There are apparently 100 possible seating configurations available in the Renault Triber and I must confess I did not get to investigate every possibility during my time with the car – suffice it to say it is an extremely versatile small car.
It can quickly change from a 5-seater to a 7-seater configuration, in the former offering boot space of 625 litres, while, the cabin provides reasonable space for passengers in all rows.
The SUV-inspired Renault Triber is well named and easy to see doing duty as a Mom’s Taxi ferrying a tribe of kids to soccer practice and the like. In that, it does occupy a niche space in the small SUV arena by daring to be a bit different .
I can see, appreciate and enjoy what it set out be but my big gripe is there is no way of hiding luggage when the seats are folded away and, sadly, in this South Africa I believe that protection is vital.
Up fron the Triber features projector headlights, daytime running lights and comes standard with roof rails that have a 50 kg load capacity.
A ground clearance of 182 mm and SUV skid plates along with a prominent crease in the hood, strong shoulder lines, wheel arch flare and cladding suggest sturdiness.
The modular seating configurations include: Camp Mode [2-seater]; Surf Mode [4-seater]; Life Mode [5-seater] and Tribe Mode [7-seater] and EasyFix seats allow for the two rear seats within the third row to be completely removed with ease.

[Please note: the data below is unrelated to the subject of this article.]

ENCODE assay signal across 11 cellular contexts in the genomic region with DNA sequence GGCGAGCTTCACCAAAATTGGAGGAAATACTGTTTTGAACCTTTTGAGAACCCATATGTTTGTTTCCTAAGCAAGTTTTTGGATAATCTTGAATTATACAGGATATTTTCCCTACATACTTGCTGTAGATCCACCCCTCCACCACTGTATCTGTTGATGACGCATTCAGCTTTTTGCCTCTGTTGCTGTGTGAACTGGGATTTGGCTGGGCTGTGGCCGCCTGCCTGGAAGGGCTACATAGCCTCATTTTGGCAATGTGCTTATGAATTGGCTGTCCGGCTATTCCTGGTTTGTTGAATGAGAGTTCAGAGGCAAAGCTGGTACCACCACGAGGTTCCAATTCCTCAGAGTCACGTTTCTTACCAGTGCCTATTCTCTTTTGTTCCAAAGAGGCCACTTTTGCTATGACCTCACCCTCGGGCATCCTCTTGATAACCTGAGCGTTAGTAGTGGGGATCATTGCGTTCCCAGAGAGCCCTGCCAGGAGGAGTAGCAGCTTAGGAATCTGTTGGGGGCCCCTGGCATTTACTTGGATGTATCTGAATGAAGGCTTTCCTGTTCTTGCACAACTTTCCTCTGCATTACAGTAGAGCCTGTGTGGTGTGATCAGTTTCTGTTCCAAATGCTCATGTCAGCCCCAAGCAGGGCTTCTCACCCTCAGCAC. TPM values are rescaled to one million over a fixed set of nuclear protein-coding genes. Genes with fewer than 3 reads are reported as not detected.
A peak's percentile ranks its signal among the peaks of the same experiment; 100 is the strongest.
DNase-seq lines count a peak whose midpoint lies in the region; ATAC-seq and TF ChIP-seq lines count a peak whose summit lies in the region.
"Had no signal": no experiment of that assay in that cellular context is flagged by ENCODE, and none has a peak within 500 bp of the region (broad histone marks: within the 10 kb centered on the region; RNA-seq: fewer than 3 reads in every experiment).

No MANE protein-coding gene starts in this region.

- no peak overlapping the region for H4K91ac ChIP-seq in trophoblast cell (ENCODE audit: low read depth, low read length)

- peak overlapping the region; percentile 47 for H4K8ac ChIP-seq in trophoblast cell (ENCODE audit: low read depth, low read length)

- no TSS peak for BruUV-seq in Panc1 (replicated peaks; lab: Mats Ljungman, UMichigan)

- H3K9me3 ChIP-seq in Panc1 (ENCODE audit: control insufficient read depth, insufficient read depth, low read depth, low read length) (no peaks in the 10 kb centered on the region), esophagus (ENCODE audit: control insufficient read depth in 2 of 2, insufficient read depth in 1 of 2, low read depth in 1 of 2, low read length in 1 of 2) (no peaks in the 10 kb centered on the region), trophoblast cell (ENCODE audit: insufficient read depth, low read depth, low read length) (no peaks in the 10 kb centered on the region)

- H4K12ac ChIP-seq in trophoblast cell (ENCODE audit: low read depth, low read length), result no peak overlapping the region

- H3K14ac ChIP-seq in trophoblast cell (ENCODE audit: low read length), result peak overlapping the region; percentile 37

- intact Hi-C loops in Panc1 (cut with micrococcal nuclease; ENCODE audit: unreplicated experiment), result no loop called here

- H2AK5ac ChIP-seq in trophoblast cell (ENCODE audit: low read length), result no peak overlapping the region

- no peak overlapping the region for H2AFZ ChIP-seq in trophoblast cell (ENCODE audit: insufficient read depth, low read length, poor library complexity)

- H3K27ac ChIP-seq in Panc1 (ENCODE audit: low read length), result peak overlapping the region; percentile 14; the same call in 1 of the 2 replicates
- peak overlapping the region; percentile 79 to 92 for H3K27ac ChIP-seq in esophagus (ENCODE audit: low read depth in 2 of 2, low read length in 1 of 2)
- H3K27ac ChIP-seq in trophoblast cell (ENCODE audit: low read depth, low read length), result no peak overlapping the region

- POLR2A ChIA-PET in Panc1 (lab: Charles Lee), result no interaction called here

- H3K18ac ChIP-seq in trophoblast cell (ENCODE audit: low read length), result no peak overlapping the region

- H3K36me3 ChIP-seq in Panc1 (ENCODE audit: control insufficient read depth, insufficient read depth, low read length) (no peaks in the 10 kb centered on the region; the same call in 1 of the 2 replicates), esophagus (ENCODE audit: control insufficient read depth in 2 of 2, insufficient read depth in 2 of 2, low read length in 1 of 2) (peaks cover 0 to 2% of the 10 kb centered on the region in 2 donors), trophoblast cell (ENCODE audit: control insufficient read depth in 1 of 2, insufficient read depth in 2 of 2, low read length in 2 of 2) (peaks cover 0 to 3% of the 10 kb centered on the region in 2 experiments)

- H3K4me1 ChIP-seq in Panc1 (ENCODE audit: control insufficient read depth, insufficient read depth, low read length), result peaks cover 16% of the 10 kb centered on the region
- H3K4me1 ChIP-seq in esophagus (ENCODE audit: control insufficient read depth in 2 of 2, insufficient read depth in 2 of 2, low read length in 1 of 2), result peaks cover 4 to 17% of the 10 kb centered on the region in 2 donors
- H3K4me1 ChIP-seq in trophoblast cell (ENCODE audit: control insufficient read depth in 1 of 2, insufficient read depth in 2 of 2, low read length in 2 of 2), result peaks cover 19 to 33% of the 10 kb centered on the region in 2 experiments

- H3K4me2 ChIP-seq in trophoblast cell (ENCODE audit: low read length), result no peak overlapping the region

The interior of the vehicle is equipped with stowage spaces of up to 31 litres, with a cold storage facility within the centre console and lower glove box and a drawer under the driver’s seat.
The power steering wheel has newly introduced steering mount controls with thumb contours, while a gear shift indicator on the digital tachometer assists with driving at an optimum speed for better fuel efficiency.
I found the 1,0-litre three-cylinder petrol engine a trifle vocal from quite early on in the rev range but the 52 kW and 96 Nm from the dual VVT system keeps it urban capable with downshifting required only on the longer and steeper hills.
Although Renault claim 5,5 l/100 km from the five-speed manual, the overall average on the test cycle ended closer to 6,00 l/100 km – still, this equates to around 670 km on a full tank of fuel.
The 8-inch MediaNav Evolution touchscreen comes integrated with Apple CarPlay and Android Auto compatibility, Voice Command button and video playback on the screen, while a Smart Access Card allows Keyless Entry and Stop/Start functionality and a Reverse Parking Camera with guidelines helps with parking in tricky situations.
Aside from the four vents in the front row, an added feature is the two independent controls for the air-conditioner with vents on the second and third rows.
The Triber is equipped with anti-lock braking and emergency lock retractor, 3-points safety belts in the front and second row seat belts (side only) with retractors, three-point without retractor in the third, pyrotechnic pre-tensioner driver seat belt, load limiter driver and passenger seat belts, driver and passenger crash bags and reinforced body structure.
Triber comes standard with a two-year/ 30 000 km Service Plan, plus a five-year/150 000 km mechanical warranty and a 6-year anti-corrosion warranty. Services take place at15 000 km intervals.
The 185/65 R15 wheels and tyres provide adequate grip for the task the Triber was designed for and the car should really be enjoyed in that context.
A covering for luggage in the rear seat area seems simple to install, I’m surprised Renault looked over it. Great review!
Hi. Yeah I’m surprised they did not make that plan. Thanks for the comments.